How Can You Handle Talkative Tom’s and Chatty Cathy’s?
When you are at a tradeshow, convention or other event, your most valuable assets are time and focus. You need to invest them well to succeed, either as exhibitor or as attendee.
Having tactics to help you disengage from conversations, at the right moment, is as important as preparing how to start a conversation.
Here are 7 keys to help you regain control of the conversation – first from the point of view of you as exhibitor, dealing with someone overstaying their visit, and then when you, as attendee, cannot get free from an overzealous booth staffer.
1: Show appreciation and solidify the connection
Once you have asked/heard enough to qualify (or disqualify) your visitor, say “I’d like to be able to give you my fullest attention.”
2: Set up the next step
Then lead them to the next step, which should be a followup call or appointment. Right then and there, you can gauge their interest by asking how soon and in what fashion they’d like to continue.
Say: “I’d really like to talk about this more. Shall we pick this up the next time we talk? Would phone or email be best to followup with you? Mornings or afternoons?”
Or if they are raising questions which are better dealt with in a longer conversation or by connecting them with someone else, say “I have to research this when I get back to the office. I will …. ” (and then note what you commit to).
3: Fast-track the next step at the show
What if you don’t want to diminish your effectiveness in the booth, but they seem like a really good lead and you don’t want them to lose them to a competitor with more time on their hands?
Your best bet is to set up a specific time at that show to continue the conversation. If you’ve been able to staff appropriately, you can take them to a quiet area then, or you will have specific times set up for appointments at the show, and have available slots to offer. If you need to improvise, set up a meeting at a meal or break.
4: Treat everyone well even if they don’t seem to be a good match
If you suspect they’re just lonely and figure you for an easy audience, look them in the face and say, “I wish I had time to talk to everyone as long as I’d like, but I’m afraid I cannot.” It’s true and it’s not offensive.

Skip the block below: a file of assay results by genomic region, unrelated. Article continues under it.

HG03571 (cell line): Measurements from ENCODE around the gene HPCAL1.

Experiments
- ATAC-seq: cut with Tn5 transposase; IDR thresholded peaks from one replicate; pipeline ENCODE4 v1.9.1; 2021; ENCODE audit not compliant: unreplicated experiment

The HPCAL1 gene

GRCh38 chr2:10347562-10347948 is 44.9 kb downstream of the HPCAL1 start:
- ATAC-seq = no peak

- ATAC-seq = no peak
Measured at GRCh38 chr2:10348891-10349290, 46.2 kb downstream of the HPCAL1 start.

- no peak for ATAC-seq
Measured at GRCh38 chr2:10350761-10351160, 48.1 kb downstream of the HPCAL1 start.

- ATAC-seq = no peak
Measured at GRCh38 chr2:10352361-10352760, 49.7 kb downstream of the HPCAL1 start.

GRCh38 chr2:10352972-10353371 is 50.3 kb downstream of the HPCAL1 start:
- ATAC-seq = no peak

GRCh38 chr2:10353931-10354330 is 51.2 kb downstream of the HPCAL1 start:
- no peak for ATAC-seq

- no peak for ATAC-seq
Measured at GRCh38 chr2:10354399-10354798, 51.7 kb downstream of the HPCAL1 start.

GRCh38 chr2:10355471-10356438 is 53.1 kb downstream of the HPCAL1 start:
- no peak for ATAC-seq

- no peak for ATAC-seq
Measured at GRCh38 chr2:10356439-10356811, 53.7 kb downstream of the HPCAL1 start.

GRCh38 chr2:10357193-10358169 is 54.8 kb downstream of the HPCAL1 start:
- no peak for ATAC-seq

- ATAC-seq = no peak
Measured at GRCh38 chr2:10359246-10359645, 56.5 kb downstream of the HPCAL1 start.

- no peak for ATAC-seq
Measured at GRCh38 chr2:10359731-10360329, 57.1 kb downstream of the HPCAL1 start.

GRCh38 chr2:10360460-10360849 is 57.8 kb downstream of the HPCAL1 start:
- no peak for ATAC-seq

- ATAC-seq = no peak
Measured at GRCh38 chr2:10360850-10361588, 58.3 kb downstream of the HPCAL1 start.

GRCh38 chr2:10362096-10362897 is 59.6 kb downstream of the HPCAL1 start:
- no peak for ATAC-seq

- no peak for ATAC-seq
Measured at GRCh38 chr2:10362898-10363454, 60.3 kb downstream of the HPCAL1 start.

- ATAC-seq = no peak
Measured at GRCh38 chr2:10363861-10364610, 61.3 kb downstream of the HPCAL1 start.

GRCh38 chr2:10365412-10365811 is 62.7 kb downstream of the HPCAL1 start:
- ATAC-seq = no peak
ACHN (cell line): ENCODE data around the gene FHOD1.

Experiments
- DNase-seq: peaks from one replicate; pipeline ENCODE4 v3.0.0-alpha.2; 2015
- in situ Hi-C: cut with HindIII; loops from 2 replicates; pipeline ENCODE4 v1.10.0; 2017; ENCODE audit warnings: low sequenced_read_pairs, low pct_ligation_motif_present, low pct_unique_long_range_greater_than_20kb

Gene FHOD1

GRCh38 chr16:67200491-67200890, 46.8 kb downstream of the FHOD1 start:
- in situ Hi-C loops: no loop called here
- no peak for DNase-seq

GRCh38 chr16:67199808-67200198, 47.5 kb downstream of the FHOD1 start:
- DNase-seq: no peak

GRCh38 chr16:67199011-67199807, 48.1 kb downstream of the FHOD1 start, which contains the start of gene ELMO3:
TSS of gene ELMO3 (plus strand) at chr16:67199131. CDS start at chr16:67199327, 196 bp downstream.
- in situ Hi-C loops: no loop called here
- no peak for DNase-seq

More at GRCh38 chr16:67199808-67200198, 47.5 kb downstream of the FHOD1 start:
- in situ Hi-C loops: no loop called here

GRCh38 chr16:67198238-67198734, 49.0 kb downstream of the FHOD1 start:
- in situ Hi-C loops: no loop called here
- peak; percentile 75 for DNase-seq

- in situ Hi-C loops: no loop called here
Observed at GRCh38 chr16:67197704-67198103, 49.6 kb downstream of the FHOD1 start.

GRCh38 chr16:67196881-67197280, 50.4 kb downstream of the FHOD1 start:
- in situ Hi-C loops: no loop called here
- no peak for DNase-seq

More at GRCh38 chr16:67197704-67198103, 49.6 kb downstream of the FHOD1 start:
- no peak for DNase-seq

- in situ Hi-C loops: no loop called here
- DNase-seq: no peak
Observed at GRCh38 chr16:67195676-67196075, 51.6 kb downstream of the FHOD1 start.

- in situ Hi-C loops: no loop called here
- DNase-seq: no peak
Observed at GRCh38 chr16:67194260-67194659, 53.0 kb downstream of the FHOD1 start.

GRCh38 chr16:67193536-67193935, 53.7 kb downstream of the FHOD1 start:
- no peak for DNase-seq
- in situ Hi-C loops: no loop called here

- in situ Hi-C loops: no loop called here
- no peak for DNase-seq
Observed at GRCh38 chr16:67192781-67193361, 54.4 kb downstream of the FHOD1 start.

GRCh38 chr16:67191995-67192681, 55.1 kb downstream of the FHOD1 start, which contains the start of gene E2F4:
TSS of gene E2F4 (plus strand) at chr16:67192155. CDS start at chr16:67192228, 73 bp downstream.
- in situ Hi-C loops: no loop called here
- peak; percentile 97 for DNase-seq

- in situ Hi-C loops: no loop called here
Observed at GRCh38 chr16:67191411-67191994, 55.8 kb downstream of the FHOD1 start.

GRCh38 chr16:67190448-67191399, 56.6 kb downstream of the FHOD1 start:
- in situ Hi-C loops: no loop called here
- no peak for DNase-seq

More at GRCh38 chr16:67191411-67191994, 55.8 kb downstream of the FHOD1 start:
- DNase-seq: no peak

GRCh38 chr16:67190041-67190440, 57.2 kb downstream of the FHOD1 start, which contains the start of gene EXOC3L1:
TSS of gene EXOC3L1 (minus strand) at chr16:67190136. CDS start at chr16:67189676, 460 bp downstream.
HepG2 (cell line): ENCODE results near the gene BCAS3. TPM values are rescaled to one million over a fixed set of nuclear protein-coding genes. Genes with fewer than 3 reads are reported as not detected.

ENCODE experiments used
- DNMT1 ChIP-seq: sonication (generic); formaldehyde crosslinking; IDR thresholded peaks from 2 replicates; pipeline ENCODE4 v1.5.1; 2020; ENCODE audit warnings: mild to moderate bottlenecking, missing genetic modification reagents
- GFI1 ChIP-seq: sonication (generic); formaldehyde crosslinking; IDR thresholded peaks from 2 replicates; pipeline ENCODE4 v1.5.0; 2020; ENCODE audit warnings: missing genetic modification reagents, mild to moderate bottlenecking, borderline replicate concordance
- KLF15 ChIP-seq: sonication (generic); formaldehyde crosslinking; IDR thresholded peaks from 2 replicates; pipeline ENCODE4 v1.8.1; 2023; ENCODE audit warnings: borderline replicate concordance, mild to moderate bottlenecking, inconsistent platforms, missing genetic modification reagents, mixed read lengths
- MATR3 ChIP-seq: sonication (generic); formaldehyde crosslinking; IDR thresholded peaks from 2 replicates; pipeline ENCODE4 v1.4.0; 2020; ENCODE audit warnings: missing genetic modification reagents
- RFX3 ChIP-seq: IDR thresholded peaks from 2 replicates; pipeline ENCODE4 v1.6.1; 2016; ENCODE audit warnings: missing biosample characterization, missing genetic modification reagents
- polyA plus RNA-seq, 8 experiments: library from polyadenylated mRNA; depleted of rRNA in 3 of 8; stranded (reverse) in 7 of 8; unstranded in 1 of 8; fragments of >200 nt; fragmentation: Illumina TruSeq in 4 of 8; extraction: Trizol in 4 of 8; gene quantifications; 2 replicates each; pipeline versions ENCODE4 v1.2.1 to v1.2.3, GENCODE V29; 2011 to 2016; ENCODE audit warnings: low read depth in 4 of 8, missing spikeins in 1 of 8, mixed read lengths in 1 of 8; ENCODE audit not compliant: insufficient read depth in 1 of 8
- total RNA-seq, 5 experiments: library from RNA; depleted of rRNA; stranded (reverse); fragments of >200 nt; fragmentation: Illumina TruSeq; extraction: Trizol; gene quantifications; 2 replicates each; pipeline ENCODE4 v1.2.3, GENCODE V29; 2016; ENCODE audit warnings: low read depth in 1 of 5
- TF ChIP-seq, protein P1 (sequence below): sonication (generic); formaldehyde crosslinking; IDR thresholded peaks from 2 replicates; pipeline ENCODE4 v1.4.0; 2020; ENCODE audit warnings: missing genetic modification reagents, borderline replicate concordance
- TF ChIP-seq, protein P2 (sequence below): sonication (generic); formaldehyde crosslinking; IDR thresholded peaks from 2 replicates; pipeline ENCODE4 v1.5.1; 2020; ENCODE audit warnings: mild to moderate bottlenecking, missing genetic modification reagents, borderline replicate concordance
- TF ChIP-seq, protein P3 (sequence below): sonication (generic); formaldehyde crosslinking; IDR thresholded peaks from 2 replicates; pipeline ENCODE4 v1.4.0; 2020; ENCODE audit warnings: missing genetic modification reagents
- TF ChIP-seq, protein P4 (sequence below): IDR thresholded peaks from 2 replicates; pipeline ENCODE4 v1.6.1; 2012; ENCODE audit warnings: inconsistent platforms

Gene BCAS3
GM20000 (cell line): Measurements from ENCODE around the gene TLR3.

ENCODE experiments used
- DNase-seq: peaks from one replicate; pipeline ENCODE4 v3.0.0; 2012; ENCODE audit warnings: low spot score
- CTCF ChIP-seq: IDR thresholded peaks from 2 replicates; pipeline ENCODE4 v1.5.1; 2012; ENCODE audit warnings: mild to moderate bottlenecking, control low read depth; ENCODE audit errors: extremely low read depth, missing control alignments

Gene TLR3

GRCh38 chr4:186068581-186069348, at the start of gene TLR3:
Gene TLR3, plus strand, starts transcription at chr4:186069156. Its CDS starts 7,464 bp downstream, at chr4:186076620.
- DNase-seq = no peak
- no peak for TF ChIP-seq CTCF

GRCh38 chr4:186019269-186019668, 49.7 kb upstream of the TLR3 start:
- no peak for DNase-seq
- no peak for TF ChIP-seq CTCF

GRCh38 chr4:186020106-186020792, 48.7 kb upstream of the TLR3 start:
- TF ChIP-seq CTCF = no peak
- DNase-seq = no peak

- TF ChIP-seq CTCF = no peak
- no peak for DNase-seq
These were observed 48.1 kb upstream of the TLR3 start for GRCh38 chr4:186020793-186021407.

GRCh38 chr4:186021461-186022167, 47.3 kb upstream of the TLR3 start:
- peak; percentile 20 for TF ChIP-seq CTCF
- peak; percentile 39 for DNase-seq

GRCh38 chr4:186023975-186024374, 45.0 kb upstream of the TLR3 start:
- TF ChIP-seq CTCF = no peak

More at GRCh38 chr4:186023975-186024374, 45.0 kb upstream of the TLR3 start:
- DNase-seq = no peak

If you start asking about next steps and they suddenly get vague, then you’ve clarified it’s not a match.
On the other hand, when you get down to specifics — they might actually ‘fess up to having an RFP they’re working on that’s about to go out.
5: Are you the attendee and it’s the exhibitor who’s latched onto you?
Even as an attendee, you can simply say “I don’t want to keep you from meeting up with other attendees” or “I wish we could talk more but I’m afraid I don’t have enough time.”
This poor exhibitor is either so insecure that they’ve latched onto you, or so poorly trained that they think they should be “selling” you on the spot. In either case, they are well on their way to “proving” to themselves or their boss that “tradeshows don’t work”!
6: There’s power in the truth
Fib or tell the truth? Some suggest it’s easiest to say you need to go to the bathroom or fake a phone call. I would not make something up.
There’s power in speaking the truth, and I’d always suggest wording it with a sense of etiquette.
Talky Tom or Chatty Cathy could – handled appropriately – become a great client, vendor or resource.
7: Your time is limited, you must keep your focus on your objectives
You need to be able to control your time and your focus when you are at tradeshows and other events, either as exhibitor or visitor.
Take these steps to disengage when it’s time and keep focusing on your objectives, and you will be one of the ones who knows that “tradeshows do work when we work them effectively”.
Comments? I’d love to hear if any of these ideas resonate with you.
Deborah Elms is CEO and head of the Trade Show and Event Division of Imprinted Originals. She is passionate about helping businesses grow by creating and retaining customers through the effective use of tradeshows & events, including high impact, professionally designed display booths, promotional marketing and guidance on what works and what does not.
(c) 2011 Imprinted Originals LLC